Leverage CSAT Improve Your Call Center Blog Image

If customer satisfaction isn't already your call center's ultimate goal, it should be. Putting the customer first can drive up your revenue, improve your loyalty, and ultimately fast-track your success. Consider the following statistics:

  • Customer-centric companies are 60 percent more profitable than those that don't center the customer
  • 96 percent of customers say that service is somewhat or very important to their choice of brand
  • 90 percent of customers feel that organizations should let customers provide feedback

The CSAT score makes it easy for your contact center to collect relevant feedback. It takes just seconds of your customers' time and tells you how well you're providing service as well as how you can improve.

What is a CSAT score?

The term CSAT is an abbreviation for "customer satisfaction." Your contact center's CSAT score measures how happy customers are with the service that you're providing.

Companies typically calculate their CSAT scores by asking customers how they feel about the service they received. Some companies use a numeric scale, often ranging from 1 as "very unsatisfied" to 5 as "very satisfied."

Other companies ask customers to choose verbal descriptors like "highly unsatisfied" or "neither satisfied nor dissatisfied." Still, others dispense with words and numbers, and some even use emojis (happy face all the way down to sad face).

You can use any scale that makes sense for your brand and how you'll be collecting surveys. For example, if you're on the phone, a numerical survey tends to be the simplest because people can use their keypads to respond.

Collecting CSAT scores: Best practices

To get a CSAT score, you need a significant number of responses. If you have too few, you won't get a representative sample. It would help if you made it simple, convenient, and appealing to respond so that you have an accurate picture of what people think. Here are some best practices for administering the survey--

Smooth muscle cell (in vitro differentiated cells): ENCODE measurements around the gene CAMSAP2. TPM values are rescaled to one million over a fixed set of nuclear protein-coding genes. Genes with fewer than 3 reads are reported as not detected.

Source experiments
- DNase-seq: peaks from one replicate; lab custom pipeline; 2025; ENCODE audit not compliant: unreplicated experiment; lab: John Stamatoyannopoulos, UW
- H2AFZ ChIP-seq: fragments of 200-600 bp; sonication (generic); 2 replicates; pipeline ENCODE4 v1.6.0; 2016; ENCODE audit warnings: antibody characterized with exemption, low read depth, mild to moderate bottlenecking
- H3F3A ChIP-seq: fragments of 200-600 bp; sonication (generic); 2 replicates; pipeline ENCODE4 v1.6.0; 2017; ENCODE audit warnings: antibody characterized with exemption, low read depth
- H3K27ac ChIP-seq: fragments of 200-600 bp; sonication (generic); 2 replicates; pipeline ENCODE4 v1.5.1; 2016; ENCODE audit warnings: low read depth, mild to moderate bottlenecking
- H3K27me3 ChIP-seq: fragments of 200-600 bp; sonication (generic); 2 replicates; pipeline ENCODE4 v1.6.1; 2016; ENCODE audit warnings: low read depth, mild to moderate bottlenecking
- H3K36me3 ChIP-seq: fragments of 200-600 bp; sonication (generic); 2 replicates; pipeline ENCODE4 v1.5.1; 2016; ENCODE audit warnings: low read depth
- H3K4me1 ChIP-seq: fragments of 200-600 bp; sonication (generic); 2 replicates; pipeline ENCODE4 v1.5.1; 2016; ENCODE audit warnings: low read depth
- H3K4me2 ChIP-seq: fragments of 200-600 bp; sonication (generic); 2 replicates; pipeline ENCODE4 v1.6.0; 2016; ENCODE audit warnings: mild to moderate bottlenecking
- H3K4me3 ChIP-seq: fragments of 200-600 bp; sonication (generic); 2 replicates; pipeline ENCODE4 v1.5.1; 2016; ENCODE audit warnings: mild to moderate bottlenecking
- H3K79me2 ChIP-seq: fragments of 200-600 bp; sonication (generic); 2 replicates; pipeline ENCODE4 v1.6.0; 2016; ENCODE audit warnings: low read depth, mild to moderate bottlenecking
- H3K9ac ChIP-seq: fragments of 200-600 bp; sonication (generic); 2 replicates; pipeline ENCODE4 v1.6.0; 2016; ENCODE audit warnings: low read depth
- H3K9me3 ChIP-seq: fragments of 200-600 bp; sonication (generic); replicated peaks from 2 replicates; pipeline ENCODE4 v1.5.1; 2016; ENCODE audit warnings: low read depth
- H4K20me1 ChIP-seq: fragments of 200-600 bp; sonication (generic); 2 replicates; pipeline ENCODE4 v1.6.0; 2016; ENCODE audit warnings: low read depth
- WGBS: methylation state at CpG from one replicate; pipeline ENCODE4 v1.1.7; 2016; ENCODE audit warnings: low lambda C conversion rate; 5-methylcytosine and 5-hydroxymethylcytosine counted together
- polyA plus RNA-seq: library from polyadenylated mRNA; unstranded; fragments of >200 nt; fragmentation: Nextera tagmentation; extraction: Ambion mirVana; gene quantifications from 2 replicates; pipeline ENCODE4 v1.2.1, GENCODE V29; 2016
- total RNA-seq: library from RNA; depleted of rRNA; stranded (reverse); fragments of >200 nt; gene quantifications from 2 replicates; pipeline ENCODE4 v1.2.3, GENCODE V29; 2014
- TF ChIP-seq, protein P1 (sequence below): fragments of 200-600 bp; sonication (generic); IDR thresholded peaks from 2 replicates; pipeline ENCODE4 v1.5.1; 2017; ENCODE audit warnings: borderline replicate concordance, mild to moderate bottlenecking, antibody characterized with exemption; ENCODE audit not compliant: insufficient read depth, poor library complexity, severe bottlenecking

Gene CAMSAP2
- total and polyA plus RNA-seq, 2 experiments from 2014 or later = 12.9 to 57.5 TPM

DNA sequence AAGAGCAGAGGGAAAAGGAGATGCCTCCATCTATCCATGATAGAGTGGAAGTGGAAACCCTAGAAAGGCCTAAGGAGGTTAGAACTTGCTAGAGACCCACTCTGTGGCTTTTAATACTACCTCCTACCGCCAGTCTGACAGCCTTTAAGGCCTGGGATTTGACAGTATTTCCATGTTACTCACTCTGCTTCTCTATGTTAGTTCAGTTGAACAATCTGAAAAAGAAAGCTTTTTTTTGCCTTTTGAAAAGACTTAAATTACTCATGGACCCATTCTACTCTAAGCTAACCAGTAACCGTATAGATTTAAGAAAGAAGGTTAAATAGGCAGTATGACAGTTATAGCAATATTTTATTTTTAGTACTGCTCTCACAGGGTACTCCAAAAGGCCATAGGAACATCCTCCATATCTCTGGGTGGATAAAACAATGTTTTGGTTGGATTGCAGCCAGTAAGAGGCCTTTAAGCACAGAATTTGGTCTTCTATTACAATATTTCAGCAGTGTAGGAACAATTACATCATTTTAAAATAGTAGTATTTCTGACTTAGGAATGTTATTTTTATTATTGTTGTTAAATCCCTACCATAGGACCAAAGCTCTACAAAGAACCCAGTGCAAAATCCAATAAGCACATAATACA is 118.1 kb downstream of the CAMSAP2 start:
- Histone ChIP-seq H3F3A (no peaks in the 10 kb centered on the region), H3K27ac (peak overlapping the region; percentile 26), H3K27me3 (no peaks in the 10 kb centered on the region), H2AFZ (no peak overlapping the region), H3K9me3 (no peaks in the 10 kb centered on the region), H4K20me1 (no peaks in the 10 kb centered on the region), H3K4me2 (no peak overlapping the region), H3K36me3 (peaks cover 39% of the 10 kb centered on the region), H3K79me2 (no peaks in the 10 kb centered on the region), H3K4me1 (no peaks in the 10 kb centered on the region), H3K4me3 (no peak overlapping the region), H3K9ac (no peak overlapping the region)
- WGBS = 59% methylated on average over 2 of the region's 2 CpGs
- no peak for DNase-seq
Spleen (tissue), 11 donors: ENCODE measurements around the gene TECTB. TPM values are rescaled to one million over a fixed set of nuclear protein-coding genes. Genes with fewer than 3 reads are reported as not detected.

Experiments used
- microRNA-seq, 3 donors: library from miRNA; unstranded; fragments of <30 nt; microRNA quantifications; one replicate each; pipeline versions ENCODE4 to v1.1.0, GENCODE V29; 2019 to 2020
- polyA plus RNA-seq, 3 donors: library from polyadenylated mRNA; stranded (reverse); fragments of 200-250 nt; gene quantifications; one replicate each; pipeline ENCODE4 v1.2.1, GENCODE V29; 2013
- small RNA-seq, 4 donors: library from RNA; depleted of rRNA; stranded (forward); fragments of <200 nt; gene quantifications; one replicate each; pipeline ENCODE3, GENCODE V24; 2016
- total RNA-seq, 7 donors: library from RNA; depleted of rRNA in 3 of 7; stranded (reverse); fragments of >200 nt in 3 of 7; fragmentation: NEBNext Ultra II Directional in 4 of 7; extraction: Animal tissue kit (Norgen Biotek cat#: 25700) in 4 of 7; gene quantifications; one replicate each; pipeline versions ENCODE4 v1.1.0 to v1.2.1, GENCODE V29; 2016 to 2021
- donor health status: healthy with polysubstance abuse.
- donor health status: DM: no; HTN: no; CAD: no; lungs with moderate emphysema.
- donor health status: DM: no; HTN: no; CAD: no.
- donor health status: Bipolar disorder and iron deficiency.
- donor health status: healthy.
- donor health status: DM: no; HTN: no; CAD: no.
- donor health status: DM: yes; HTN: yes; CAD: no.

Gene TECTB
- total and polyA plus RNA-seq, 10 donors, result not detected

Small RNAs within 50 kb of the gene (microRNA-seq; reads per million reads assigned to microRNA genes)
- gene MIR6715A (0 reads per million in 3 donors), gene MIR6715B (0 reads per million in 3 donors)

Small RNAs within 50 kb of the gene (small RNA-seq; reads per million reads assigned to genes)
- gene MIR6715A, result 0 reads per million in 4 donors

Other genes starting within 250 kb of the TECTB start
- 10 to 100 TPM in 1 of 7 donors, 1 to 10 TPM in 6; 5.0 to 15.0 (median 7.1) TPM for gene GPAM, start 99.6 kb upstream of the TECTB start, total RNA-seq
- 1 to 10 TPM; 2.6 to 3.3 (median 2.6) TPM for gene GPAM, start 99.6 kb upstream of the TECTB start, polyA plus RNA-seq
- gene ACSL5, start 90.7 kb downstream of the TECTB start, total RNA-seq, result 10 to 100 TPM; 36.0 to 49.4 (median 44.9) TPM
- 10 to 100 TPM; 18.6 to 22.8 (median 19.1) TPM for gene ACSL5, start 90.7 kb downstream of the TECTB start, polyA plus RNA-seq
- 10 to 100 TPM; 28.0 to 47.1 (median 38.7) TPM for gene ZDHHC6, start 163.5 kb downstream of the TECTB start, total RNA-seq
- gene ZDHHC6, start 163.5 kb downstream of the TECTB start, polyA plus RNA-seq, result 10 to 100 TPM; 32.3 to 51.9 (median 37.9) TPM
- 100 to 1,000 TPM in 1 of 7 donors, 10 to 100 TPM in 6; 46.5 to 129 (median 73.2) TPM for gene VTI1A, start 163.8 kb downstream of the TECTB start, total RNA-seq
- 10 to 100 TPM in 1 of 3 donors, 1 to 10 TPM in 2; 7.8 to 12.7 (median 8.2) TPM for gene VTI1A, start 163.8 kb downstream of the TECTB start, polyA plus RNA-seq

1. Ask immediately

The most reliable and straightforward technique is to ask for responses right after a service interaction. For example:

  • After a phone call, an automated follow-up question asks a customer to respond on a five-point scale using their keypad
  • After a web chat conversation, a pop-up asks a customer to rate the quality of service
  • At the bottom of a service-related email, the customer can give the response a score

If you're using Dialpad's cloud contact center solution, you can add a CSAT survey to any call.

2. Start with the big picture

    If you need to ask more than one question, start with the overall rating. If you start with more focused questions like "How would you rate your service representative?", answering those questions will influence how people view your company or the service experience overall.

    3. Make It short

      The shorter your CSAT survey is, the more responses you're likely to get, and that matters. You want to know the opinions of all your customers, not just those who are patient and engaged enough to make it through a multi-question survey.

      If you only need one question — "How would you rate the service that you received today?"— then only ask the one. Try keeping the number of possible responses short, too, because it's easier for the customer to think of an answer that way.